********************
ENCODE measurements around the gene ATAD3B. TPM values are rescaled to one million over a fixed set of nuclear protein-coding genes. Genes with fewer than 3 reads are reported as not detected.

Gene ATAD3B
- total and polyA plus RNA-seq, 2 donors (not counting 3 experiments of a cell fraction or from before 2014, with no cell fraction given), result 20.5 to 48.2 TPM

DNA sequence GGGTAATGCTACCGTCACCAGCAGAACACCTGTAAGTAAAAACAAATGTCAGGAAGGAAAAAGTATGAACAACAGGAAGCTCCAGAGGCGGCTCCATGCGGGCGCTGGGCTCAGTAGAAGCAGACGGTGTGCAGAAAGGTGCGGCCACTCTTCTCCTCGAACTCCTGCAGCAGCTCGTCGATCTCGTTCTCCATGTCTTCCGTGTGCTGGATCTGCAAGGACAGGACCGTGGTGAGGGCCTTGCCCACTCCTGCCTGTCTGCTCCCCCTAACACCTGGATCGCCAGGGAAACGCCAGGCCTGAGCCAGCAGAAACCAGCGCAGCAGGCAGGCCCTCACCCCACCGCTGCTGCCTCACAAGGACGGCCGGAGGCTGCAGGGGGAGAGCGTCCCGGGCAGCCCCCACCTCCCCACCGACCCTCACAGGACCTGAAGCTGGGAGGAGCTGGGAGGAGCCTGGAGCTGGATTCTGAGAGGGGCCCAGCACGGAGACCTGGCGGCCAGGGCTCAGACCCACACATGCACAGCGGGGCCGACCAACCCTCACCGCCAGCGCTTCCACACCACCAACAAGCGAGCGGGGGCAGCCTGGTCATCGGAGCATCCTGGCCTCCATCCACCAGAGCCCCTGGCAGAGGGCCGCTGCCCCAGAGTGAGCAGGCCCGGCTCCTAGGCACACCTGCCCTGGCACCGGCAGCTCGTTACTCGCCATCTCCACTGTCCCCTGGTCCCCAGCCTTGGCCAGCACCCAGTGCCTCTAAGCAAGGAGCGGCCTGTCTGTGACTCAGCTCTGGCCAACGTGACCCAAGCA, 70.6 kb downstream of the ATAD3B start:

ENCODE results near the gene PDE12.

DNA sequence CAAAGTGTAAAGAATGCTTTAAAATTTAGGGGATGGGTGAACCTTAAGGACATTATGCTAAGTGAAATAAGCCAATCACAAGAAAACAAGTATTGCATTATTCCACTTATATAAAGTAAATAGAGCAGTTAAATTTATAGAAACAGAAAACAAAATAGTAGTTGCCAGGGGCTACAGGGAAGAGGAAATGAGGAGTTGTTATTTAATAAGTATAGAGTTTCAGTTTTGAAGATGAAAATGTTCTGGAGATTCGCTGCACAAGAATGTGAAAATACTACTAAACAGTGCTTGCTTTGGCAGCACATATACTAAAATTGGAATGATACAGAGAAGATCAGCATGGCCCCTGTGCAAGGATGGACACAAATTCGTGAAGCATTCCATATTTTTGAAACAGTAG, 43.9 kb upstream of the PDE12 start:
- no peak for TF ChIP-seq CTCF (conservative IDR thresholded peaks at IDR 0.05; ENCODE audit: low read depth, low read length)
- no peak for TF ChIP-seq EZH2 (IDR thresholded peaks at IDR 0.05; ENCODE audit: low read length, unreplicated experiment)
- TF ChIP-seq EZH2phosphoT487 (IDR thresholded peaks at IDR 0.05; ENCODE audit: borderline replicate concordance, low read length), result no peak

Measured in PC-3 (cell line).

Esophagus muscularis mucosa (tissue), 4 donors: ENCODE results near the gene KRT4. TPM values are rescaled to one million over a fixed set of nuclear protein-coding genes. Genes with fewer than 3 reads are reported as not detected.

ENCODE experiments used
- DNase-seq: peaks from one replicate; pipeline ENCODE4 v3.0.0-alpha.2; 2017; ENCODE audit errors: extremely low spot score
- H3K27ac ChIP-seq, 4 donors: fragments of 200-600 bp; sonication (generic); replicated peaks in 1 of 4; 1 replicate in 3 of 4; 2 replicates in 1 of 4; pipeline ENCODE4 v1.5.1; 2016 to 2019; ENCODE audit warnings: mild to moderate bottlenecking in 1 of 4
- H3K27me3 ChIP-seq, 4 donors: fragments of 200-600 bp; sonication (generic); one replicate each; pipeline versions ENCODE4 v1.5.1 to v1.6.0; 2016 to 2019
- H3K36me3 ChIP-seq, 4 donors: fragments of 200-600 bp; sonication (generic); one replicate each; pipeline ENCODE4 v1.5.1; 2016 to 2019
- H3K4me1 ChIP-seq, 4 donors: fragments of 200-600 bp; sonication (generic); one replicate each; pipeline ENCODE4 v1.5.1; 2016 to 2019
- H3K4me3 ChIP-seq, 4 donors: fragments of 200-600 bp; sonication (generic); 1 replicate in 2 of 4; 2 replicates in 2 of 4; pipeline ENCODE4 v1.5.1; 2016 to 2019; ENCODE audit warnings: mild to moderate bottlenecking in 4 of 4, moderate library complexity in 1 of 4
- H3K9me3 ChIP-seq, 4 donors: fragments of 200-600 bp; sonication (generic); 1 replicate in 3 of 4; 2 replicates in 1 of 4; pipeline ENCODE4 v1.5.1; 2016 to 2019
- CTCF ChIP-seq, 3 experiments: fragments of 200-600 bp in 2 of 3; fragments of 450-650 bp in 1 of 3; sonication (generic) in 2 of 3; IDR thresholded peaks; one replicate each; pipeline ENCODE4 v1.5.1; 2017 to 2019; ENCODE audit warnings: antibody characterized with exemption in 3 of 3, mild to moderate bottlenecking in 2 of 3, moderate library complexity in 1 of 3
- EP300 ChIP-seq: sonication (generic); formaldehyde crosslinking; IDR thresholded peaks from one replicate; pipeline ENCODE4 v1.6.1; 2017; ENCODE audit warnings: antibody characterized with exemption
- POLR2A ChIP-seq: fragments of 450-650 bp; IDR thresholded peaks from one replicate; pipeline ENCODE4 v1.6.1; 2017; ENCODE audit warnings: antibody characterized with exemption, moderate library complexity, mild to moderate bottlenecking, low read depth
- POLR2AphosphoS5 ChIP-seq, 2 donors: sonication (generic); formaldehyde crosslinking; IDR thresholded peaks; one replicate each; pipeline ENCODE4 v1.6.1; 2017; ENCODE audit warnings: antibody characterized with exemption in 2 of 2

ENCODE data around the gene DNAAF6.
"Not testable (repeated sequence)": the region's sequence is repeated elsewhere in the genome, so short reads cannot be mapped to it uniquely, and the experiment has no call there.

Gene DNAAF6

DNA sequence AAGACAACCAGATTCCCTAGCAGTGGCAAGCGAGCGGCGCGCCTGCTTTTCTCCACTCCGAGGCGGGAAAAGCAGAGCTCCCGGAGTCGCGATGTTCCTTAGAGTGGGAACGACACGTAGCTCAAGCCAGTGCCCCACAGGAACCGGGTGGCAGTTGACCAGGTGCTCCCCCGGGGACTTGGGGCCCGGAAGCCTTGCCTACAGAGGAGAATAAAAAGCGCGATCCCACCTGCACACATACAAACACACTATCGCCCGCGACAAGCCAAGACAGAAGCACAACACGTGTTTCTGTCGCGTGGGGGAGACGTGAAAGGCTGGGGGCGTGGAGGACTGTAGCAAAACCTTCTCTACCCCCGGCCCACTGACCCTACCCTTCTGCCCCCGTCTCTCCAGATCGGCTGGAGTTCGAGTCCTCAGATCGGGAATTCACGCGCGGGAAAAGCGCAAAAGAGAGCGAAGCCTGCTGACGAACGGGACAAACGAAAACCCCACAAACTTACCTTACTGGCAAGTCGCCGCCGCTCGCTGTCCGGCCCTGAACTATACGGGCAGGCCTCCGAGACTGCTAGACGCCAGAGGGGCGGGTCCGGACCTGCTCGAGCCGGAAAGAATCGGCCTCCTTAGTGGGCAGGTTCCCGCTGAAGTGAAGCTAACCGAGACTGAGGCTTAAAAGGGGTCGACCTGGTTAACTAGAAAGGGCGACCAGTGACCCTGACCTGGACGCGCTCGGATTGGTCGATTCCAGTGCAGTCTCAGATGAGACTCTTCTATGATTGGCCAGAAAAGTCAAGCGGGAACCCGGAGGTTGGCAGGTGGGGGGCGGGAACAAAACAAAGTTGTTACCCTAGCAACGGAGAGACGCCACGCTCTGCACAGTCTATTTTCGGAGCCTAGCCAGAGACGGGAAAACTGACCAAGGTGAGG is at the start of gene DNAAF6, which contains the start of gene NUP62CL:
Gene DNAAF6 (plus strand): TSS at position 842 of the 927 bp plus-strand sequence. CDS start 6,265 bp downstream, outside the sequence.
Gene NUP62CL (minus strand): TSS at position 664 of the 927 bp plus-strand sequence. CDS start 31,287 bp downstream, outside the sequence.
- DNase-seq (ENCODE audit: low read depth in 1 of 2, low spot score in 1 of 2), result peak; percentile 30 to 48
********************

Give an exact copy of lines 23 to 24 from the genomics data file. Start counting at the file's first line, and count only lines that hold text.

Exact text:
- POLR2AphosphoS5 ChIP-seq, 2 donors: sonication (generic); formaldehyde crosslinking; IDR thresholded peaks; one replicate each; pipeline ENCODE4 v1.6.1; 2017; ENCODE audit warnings: antibody characterized with exemption in 2 of 2

ENCODE data around the gene DNAAF6.